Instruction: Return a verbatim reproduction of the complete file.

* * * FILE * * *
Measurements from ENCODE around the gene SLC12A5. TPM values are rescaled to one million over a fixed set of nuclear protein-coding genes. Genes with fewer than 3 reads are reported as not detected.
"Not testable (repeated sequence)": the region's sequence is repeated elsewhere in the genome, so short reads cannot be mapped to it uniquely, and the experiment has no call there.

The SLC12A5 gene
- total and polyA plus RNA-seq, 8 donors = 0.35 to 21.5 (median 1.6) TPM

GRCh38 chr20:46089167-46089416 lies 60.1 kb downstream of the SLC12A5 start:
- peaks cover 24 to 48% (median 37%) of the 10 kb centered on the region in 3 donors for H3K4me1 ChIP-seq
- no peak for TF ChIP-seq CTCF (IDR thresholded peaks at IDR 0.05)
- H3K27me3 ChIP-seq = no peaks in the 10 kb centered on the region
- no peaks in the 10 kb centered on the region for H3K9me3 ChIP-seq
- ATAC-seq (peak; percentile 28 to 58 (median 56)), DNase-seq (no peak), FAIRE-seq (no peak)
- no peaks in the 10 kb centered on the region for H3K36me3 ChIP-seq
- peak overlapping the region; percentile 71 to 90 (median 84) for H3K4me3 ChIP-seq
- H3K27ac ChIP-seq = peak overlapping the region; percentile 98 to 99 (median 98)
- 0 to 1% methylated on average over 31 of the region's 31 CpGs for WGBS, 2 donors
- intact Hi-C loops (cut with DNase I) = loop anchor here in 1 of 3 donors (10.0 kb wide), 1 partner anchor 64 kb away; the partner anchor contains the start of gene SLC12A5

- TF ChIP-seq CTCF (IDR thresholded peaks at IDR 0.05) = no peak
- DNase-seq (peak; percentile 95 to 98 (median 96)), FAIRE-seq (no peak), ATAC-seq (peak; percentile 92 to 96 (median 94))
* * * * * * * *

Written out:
Measurements from ENCODE around the gene SLC12A5. TPM values are rescaled to one million over a fixed set of nuclear protein-coding genes. Genes with fewer than 3 reads are reported as not detected.
"Not testable (repeated sequence)": the region's sequence is repeated elsewhere in the genome, so short reads cannot be mapped to it uniquely, and the experiment has no call there.

The SLC12A5 gene
- total and polyA plus RNA-seq, 8 donors = 0.35 to 21.5 (median 1.6) TPM

GRCh38 chr20:46089167-46089416 lies 60.1 kb downstream of the SLC12A5 start:
- peaks cover 24 to 48% (median 37%) of the 10 kb centered on the region in 3 donors for H3K4me1 ChIP-seq
- no peak for TF ChIP-seq CTCF (IDR thresholded peaks at IDR 0.05)
- H3K27me3 ChIP-seq = no peaks in the 10 kb centered on the region
- no peaks in the 10 kb centered on the region for H3K9me3 ChIP-seq
- ATAC-seq (peak; percentile 28 to 58 (median 56)), DNase-seq (no peak), FAIRE-seq (no peak)
- no peaks in the 10 kb centered on the region for H3K36me3 ChIP-seq
- peak overlapping the region; percentile 71 to 90 (median 84) for H3K4me3 ChIP-seq
- H3K27ac ChIP-seq = peak overlapping the region; percentile 98 to 99 (median 98)
- 0 to 1% methylated on average over 31 of the region's 31 CpGs for WGBS, 2 donors
- intact Hi-C loops (cut with DNase I) = loop anchor here in 1 of 3 donors (10.0 kb wide), 1 partner anchor 64 kb away; the partner anchor contains the start of gene SLC12A5

- TF ChIP-seq CTCF (IDR thresholded peaks at IDR 0.05) = no peak
- DNase-seq (peak; percentile 95 to 98 (median 96)), FAIRE-seq (no peak), ATAC-seq (peak; percentile 92 to 96 (median 94))